Discrimination Keeps a Plane (and Progress in the Middle East) Grounded
This past Monday night (January 4), an unruly group of Jewish Israeli passengers had two Arab Israeli passengers removed from an Aegean Airlines flight, effectively demonstrating to the world that, at least in some ways, Israel and its citizens are far from the enlightened, multi-cultural society they often claim to be. As a supporter of the state of Israel, and the aspirations and dreams on which it was based, I am tremendously disappointed.
To set the stage, let’s review some key statements from The Declaration of Establishment of State of Israel:
“The state of Israel will…foster the development of the country for the benefit of all its inhabitants; it will be based on freedom, justice and peace…”
“…it will ensure complete equality of social and political rights to all its inhabitants irrespective of religion, race or sex; it will guarantee freedom of religion, conscience, language, education and culture…”
“We appeal…to the Arab inhabitants of the State of Israel to preserve peace and participate in the up building of the State on the basis of full and equal citizenship and due representation in all its provisional and permanent institutions.”
According to a report published in Haaretz (the story appears to have received little international media coverage), an initially small group of Jewish passengers on a flight from Greece to Israel claimed that two of their Arab fellow citizens constituted a security risk. They demanded that two men be “checked for security issues.” The crew informed airport police, who apparently verified the identities of the two men and found nothing amiss.
But by then, a larger group of passengers (as many as 70 according to reports) had begun protesting the presence of the two Israeli Arabs, ultimately preventing the flight from taking off by standing in the aisles. After 90 minutes of delay, the two men agreed to disembark (perhaps fearing for their own safety). Even after that, the group of Israeli Jews insisted that the crew conduct an additional security check of the plane, causing the captain to warn them that they would be forcibly removed from the plane without compensation. At that point, the passengers took their seats and the plane took off for Tel Aviv. The two men removed from the plane were given a hotel room and compensation. They flew out on El Al the next day.
Aegean Airlines, undeniably complicit in this whole, sad affair, cited safety concerns and apologized publically for the incident, calling it “extremely unfortunate.” Oddly, the company’s CEO, Dimitris Gerogiannis later wrote a letter to Palestinian Authority (PA) Secretary General Saeb Erekat expressing regret. Not surprisingly, despite the fact that neither man was a West Bank resident, the PA representative referred to both men as Palestinians and raised the popular specter of South African apartheid.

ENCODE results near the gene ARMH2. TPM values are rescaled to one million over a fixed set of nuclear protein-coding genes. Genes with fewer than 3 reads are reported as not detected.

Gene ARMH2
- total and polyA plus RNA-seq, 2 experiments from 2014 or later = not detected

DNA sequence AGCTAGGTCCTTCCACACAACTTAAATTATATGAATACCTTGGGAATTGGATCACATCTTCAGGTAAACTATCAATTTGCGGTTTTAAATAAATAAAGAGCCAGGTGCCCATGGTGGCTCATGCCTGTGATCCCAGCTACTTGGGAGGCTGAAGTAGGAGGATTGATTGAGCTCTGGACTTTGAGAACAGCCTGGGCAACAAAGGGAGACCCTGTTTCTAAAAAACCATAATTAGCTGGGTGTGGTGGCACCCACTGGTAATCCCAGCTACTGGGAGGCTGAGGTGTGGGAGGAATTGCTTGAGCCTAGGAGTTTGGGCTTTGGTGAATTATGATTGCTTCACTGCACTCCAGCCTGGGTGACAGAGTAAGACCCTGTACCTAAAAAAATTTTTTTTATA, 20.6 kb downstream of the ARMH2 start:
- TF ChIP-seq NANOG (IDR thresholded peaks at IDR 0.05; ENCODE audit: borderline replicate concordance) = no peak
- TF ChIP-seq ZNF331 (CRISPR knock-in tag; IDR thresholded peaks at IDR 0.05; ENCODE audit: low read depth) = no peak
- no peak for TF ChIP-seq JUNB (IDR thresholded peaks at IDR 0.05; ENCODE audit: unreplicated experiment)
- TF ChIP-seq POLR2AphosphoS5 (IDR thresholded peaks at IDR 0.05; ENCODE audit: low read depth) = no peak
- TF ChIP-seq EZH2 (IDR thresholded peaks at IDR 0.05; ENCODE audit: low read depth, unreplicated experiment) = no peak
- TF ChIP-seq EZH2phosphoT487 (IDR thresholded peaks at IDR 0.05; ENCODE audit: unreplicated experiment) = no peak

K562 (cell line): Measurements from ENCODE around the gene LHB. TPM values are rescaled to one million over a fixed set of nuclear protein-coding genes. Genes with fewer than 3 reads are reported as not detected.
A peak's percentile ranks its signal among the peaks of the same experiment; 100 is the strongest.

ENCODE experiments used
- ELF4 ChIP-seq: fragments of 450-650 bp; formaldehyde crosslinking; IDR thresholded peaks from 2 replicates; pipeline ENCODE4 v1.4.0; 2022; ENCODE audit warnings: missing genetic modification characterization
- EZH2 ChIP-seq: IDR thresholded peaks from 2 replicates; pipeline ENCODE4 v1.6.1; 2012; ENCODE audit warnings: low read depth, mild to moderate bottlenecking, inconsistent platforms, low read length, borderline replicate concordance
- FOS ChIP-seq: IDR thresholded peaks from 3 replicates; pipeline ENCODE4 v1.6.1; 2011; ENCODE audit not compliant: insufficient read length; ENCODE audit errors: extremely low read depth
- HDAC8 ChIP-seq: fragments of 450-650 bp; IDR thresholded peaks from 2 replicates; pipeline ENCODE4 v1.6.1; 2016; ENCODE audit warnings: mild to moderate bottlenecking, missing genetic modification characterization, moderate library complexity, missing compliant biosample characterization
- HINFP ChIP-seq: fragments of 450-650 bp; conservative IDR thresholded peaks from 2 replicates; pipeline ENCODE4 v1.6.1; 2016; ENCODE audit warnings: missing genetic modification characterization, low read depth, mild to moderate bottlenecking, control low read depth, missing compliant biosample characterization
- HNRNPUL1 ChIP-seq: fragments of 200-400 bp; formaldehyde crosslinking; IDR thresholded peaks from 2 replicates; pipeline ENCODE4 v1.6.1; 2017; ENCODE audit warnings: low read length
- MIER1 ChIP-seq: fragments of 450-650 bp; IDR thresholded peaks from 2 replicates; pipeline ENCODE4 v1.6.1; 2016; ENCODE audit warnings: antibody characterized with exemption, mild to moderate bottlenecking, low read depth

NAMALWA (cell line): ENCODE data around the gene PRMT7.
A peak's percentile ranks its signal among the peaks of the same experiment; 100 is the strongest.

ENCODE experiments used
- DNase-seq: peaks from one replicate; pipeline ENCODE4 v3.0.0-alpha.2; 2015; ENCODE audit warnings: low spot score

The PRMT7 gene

While there has been, unfortunately, no public response from the Israeli government, MK Michal Rozin (Meretz) called for an urgent meeting of the Economic Affairs Committee to discuss the incident.
“The State of Israel has a responsibility to its citizens,” Rozin argued. “It can’t be that a commercial company, which has signed aviation agreements with Israel, allows itself to disembark passengers based on their physical appearance at the demands of (other) passengers.”
Rozin laid blame for the incident on government leaders, saying that it “sow[s] fear and hate through slander and incitement, and this is the result. The government must understand that marking Israeli-Arab citizens as potential terrorists leads to the loss of morals and values that endangers our future as a society.”
Yonatan Gher, the head of Amnesty International in Israel, agreed.
“People should not be surprised by such shameful acts when the prime minister stands at the forefront of incitement and the racist narrative against an entire sector of society…”
There is plenty of room for finger-pointing, of course, and a long history of bloody conflict between Jews and Arabs. What makes this event so frustrating in particular is the fact that the two men removed from the plane were fellow Israelis (one a citizen, one an official resident). The fact that they were identified as such, and still forcibly removed from the plane (rather than the Jewish passengers causing the disturbance to begin with), is further evidence of the common complaint that Israeli Arabs are often treated as second-class citizens in their own country.
Israel needs to do better. It needs to speak out publically and vocally against this sort of blatant discrimination and hold companies like Aegean Airlines responsible for standing up for the human rights they claim to cherish. Israeli citizens need to take an honest look at themselves and decide whether they want a free and peaceful society, or one of anarchy and hatred. The principles on which the state was based need to be upheld at the highest levels of government as an example to its people and to surrounding nations.
Israel often complains, perhaps justifiably so, of being held to a double standard, when many of its neighbors flagrantly disregard the most basic of human rights. But this is precisely why the state cannot fail to do everything possible to espouse and demonstrate the values of a truly egalitarian society as a shining example to those still trapped in darkness. A small step for Israel may be a giant leap for progress in the Middle East.